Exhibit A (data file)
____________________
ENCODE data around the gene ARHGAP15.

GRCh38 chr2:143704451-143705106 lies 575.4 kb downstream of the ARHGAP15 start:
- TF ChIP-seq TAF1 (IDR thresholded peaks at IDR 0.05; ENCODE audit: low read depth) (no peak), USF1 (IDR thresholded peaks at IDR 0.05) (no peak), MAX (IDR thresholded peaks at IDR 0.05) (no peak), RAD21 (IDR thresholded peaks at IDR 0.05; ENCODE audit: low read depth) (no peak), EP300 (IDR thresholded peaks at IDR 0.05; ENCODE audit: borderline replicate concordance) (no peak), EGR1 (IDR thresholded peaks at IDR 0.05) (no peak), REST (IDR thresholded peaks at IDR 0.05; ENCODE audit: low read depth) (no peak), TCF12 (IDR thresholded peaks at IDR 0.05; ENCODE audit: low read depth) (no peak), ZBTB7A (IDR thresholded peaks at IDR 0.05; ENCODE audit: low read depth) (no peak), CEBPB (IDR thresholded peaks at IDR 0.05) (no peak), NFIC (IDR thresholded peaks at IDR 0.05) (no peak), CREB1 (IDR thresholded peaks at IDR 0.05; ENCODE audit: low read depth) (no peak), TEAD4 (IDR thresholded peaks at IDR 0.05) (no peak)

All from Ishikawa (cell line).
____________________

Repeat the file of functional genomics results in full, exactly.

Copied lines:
ENCODE data around the gene ARHGAP15.

GRCh38 chr2:143704451-143705106 lies 575.4 kb downstream of the ARHGAP15 start:
- TF ChIP-seq TAF1 (IDR thresholded peaks at IDR 0.05; ENCODE audit: low read depth) (no peak), USF1 (IDR thresholded peaks at IDR 0.05) (no peak), MAX (IDR thresholded peaks at IDR 0.05) (no peak), RAD21 (IDR thresholded peaks at IDR 0.05; ENCODE audit: low read depth) (no peak), EP300 (IDR thresholded peaks at IDR 0.05; ENCODE audit: borderline replicate concordance) (no peak), EGR1 (IDR thresholded peaks at IDR 0.05) (no peak), REST (IDR thresholded peaks at IDR 0.05; ENCODE audit: low read depth) (no peak), TCF12 (IDR thresholded peaks at IDR 0.05; ENCODE audit: low read depth) (no peak), ZBTB7A (IDR thresholded peaks at IDR 0.05; ENCODE audit: low read depth) (no peak), CEBPB (IDR thresholded peaks at IDR 0.05) (no peak), NFIC (IDR thresholded peaks at IDR 0.05) (no peak), CREB1 (IDR thresholded peaks at IDR 0.05; ENCODE audit: low read depth) (no peak), TEAD4 (IDR thresholded peaks at IDR 0.05) (no peak)

All from Ishikawa (cell line).